SOUTHAMPTON, ENGLAND - Sunday, March 20, 2016: Southampton's Sadio Mane celebrates after scoring the winning their goal in a 3-2 victory over Liverpool during the FA Premier League match at St Mary's Stadium. (Pic by David Rawcliffe/Propaganda)

Then, when it came out that The Reds were paying over £30m for him — back when that was a lot of money — the general consensus was “are we messing?”

Mane had reportedly turned down Manchester United and Tottenham to come to Anfield, and it soon became apparent that Liverpool had themselves a potential superstar. His goal at Arsenal was a statement goal, and he went on to be Klopp’s best lad during his debut campaign.

In his second season on Merseyside he had to adapt, moving from the right to the left to make room for a certain Egyptian King. There were some teething problems but eventually he made the role his own and had a crucial part to play in Liverpool’s run to the Champions League final, scoring in every round from the group stage onwards.

He made us dream by scoring the equaliser in the final in Kyiv, and also hit the post with an effort from range. With a bit more luck (for him and his teammates) he could have ended up being the hero of the night.

Reds fans will be hoping he can carry on his Champions League tradition by scoring in the last 16 second leg against Bayern Munich on Wednesday.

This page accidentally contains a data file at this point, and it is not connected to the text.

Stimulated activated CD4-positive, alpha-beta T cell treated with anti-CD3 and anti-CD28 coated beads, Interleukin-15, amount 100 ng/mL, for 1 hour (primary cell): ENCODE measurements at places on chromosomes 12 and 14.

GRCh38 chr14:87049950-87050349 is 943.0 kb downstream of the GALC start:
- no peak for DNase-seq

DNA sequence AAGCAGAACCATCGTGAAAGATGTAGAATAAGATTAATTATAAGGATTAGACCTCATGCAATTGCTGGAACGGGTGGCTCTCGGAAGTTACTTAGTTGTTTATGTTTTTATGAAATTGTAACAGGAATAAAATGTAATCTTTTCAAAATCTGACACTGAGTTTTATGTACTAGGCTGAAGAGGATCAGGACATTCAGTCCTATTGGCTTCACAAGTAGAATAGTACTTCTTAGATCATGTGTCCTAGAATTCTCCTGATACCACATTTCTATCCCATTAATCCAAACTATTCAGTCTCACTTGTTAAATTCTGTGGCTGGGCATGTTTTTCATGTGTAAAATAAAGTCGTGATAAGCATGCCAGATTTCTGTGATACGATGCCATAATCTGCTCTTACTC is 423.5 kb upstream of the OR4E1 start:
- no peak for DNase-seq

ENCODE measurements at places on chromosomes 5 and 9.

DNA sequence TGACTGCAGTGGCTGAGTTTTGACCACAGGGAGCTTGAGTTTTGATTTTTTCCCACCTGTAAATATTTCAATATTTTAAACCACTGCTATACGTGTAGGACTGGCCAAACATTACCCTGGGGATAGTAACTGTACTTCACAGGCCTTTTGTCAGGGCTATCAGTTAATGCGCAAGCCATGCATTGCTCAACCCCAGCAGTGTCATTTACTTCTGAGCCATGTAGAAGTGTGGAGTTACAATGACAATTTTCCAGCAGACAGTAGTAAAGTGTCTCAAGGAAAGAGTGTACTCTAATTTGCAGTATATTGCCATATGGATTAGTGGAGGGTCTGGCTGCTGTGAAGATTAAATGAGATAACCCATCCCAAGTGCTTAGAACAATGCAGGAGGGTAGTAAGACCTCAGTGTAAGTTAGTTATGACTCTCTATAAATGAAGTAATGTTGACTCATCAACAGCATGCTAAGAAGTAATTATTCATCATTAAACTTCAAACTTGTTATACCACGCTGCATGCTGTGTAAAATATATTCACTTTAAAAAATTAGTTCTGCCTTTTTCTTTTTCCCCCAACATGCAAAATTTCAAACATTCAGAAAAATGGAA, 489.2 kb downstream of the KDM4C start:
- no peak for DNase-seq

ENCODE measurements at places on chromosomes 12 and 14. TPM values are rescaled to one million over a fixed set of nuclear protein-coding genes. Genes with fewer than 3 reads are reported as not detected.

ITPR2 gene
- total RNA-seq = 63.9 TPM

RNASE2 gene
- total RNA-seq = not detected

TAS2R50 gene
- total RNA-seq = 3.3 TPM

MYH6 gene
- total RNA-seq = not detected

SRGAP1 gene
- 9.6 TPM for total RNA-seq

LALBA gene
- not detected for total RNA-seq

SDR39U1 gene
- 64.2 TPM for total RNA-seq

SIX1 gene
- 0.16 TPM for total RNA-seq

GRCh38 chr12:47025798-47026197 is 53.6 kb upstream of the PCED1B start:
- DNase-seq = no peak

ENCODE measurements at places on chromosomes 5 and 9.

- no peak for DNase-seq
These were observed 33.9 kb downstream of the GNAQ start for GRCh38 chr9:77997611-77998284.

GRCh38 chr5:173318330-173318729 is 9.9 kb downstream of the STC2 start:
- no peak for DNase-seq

The main thing that Mane has to master now is consistency. Recent games have perhaps been a microcosm of his career to date. Sensational performances against Watford and Burnley have come amid more anonymous showings at Manchester United and Everton.

There’s an inconsistency with his finishing as well. He scored a supremely well-taken goal to put Liverpool 2-1 up on Sunday, and then managed to hit the bar on the stretch from three yards out in the second half.

LIVERPOOL, ENGLAND - Saturday, March 9, 2019: Liverpool's Sadio Mane misses a chance during the FA Premier League match between Liverpool FC and Burnley FC at Anfield. (Pic by David Rawcliffe/Propaganda)

That said, even the very best miss far more than they score. Kane misses plenty, as does Aguero, and as we’ve seen lately, so does Salah. The key is to keep being in those positions to score, and Mane showed just that capability with his second against The Clarets.

Sadio is every bit the equal of Firmino and Salah. He’s often as key to the tempo of performances as Bobby and is starting to match Mo for goals. Some outsiders may not see it, but there’s very good reason that there was a huge collective sigh of relief when the player signed a new long term deal at Anfield in November.

Mane surely knows how loved he is here. He has his own song and people are seemingly constantly asking him for pictures in supermarkets, but he may feel that in order to get the recognition he deserves in the wider game, he needs to win trophies. That could explain why he is currently playing with the determination of someone who really wants to win this league title.

If he can put in a few more showings like Sunday, he’ll give himself and his teammates every chance to do so.

I’m sure he still has a Champions League itch that needs scratching too.

For more buildup to The Reds’ Champions League last 16 second leg against Bayern, and extensive reaction in the immediate aftermath on location from Munich, SUBSCRIBE to TAW Player…

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Pics: David Rawcliffe-Propaganda Photo